Meyers thought the officer was joking but the warrant was indeed real and he ended up turning himself in to face misdemeanor charges and a $200 fine for an overdue video rental. Freddy Got Fingered is a comedy film about an unemployed cartoonist who moves into his parents’ basement and starts spreading sexual abuse rumors about his father.

When I found out about James Meyers the arrest warrant for such a frivolous “crime,” my faith in the justice system has decreased significantly. Firstly, I do believe that there should be consequences for theft. I also agree with pursuing the collection of fines when customers renege on a deal or contract such as in this case where Meyers did not return a piece of property that he had on loan from a video rental store. To go so far as to issue an arrest warrant for a 2002 transaction involving one VHS tape? That’s a bit over the top!

The whole process of dealing with this man’s arrest including filing the paperwork, placing him in handcuffs, proceedings, etc. is such a frivolous use of law enforcement and resources that could have been better utilized in going after those who are deliberately committing other crimes such as robbery. There is a happy ending to this story. Tom Green, the director and star of Freddy Got Fingered, offered to help pay the fines for Meyers. Apparently, Green is another person who considers this whole ordeal -- of arresting a man because he did not return a movie -- to be just as ridiculous as it sounds.

How would YOU have reacted to this frivolous arrest over a video rental?

What was the last movie YOU rented?

 

Brandon is a popcorn snob that enjoys learning about weird film trivia. He likes technology and impersonating famous actors.

Thursday
Apr072016

Reese’s Enquiry – What makes a film EPIC?

A group of vinyl figures known as the popcorn snobs are running this blog for the next 22 days, in what they’re calling ‘The Taking of A-Z.’ Enjoy!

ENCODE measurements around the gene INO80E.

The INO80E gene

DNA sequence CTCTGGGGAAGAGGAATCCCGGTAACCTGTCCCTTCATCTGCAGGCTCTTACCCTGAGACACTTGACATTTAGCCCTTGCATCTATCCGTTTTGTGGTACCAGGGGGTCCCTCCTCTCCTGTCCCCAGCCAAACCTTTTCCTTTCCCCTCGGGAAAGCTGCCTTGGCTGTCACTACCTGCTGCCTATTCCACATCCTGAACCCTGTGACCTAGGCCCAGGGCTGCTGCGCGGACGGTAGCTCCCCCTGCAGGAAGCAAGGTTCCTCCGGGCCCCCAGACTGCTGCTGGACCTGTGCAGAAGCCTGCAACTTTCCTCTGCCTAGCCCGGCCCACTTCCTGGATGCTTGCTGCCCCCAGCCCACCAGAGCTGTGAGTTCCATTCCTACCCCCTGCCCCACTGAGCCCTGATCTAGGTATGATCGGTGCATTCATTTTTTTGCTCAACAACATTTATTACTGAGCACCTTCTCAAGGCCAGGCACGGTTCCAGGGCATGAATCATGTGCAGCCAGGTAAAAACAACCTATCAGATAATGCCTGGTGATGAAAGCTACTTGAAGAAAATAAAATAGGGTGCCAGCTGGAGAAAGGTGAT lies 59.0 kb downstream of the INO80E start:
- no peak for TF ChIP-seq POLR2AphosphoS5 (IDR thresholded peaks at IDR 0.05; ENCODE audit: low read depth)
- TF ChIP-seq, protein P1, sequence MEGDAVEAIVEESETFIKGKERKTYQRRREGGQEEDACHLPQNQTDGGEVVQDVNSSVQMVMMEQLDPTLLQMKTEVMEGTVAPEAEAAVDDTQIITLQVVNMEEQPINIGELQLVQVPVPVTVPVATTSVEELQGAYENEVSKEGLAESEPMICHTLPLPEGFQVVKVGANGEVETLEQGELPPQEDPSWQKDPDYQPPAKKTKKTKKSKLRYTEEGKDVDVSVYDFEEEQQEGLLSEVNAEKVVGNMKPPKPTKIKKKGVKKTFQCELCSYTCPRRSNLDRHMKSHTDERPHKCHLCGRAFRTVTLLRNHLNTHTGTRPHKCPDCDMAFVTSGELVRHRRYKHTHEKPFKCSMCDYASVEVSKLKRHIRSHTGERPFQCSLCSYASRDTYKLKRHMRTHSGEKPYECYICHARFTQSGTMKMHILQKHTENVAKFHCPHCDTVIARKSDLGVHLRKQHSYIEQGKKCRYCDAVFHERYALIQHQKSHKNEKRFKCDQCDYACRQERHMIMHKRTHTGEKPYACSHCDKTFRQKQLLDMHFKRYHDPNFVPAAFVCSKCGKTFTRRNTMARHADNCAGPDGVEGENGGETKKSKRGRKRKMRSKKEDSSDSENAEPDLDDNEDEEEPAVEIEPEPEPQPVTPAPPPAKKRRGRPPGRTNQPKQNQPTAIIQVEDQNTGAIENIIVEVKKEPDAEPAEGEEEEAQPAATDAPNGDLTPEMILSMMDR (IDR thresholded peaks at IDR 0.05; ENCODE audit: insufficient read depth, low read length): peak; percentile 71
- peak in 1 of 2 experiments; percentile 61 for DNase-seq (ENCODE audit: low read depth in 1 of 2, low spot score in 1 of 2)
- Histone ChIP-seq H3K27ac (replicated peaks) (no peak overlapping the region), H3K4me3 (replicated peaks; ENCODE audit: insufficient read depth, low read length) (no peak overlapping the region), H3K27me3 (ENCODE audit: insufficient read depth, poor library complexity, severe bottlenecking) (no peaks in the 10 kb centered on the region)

Hello to everyone, I am Reese and I’m requesting your help in settling an ongoing disagreement that Kesha and I usually have when we go to the cineplex. She claims there is only one key element that determines whether a film will turn out to be truly epic or not – acting. However, I don’t see things that way because it all depends on the type of movie you’re watching.

To me, epic films are the kinds that play well in a theater setting because different elements are working together so well that you have to see it on the big screen to get (and appreciate) the “full effect” of a movie in all its glory. The sound is so riveting that you don’t even realize how it’s playing with your emotions. The cinematography is breathtaking that you might think you’re actually there. The acting performances are so captivating that you feel like what you’re watching is real. The directing is so smooth that everything you’re watching looks like it belongs.

There’s nothing out of place that is making you question some aspect of the film. The script flows with characters that are so bold and unforgettable, you learn a lot about yourself from watching them. The editing is so smooth and extraordinary that you feel like you’re being taken on an exhilarating journey – one that will eventually come to an end but you’re fine when that happens because you got what you needed.

Extraordinary editing delivers nothing more and nothing less that you need to see or experience. In fact, if there was one element that is crucial to the recipe for making an epic film, I would say editing is it!

Extraordinary editing can make you forget you’re sitting in a theater amongst hundreds of strangers, watching a piece of fiction play out before your very eyes. It can take you into the future, make you relive the past and bring you back to the present, all without missing a beat. It can keep you on the edge of your seat, so wrapped up in a scene that you’re anxiously waiting to find out what happens next.

What element(s) do YOU think a film needs to be truly EPIC?

Reese is a popcorn snob who enjoys the art of making movies and believes they were meant to be seen at the theater, not on computers or mobile devices. She likes socializing about all things related to cinema, dancing, music and cute hairstyles.